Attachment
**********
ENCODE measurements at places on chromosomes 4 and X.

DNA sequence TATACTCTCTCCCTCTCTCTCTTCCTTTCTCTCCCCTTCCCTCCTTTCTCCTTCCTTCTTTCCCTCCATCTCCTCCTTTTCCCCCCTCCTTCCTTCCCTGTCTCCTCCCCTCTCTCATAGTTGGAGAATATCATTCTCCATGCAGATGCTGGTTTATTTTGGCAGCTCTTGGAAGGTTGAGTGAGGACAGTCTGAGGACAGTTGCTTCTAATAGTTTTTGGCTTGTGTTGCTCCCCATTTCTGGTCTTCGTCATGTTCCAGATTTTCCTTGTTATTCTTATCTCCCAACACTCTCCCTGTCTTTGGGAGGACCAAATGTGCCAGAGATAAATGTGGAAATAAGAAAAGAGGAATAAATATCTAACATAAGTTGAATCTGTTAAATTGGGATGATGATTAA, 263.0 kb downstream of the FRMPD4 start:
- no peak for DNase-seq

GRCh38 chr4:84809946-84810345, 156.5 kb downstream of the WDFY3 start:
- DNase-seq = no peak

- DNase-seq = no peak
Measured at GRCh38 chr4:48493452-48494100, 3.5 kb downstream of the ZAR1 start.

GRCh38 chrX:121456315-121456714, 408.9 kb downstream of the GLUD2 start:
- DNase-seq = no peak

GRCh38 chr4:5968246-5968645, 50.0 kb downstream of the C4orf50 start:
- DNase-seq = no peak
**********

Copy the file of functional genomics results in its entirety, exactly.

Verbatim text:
ENCODE measurements at places on chromosomes 4 and X.

DNA sequence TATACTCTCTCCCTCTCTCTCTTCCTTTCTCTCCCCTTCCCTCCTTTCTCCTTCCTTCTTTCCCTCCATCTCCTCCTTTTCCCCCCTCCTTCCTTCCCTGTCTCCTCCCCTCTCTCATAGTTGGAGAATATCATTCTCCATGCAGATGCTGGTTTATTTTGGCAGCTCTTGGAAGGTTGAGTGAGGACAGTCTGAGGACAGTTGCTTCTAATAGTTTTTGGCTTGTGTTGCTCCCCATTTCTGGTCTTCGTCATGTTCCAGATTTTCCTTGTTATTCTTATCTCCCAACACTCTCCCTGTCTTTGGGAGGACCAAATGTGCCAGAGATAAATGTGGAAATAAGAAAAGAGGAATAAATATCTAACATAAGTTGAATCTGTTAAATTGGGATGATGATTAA, 263.0 kb downstream of the FRMPD4 start:
- no peak for DNase-seq

GRCh38 chr4:84809946-84810345, 156.5 kb downstream of the WDFY3 start:
- DNase-seq = no peak

- DNase-seq = no peak
Measured at GRCh38 chr4:48493452-48494100, 3.5 kb downstream of the ZAR1 start.

GRCh38 chrX:121456315-121456714, 408.9 kb downstream of the GLUD2 start:
- DNase-seq = no peak

GRCh38 chr4:5968246-5968645, 50.0 kb downstream of the C4orf50 start:
- DNase-seq = no peak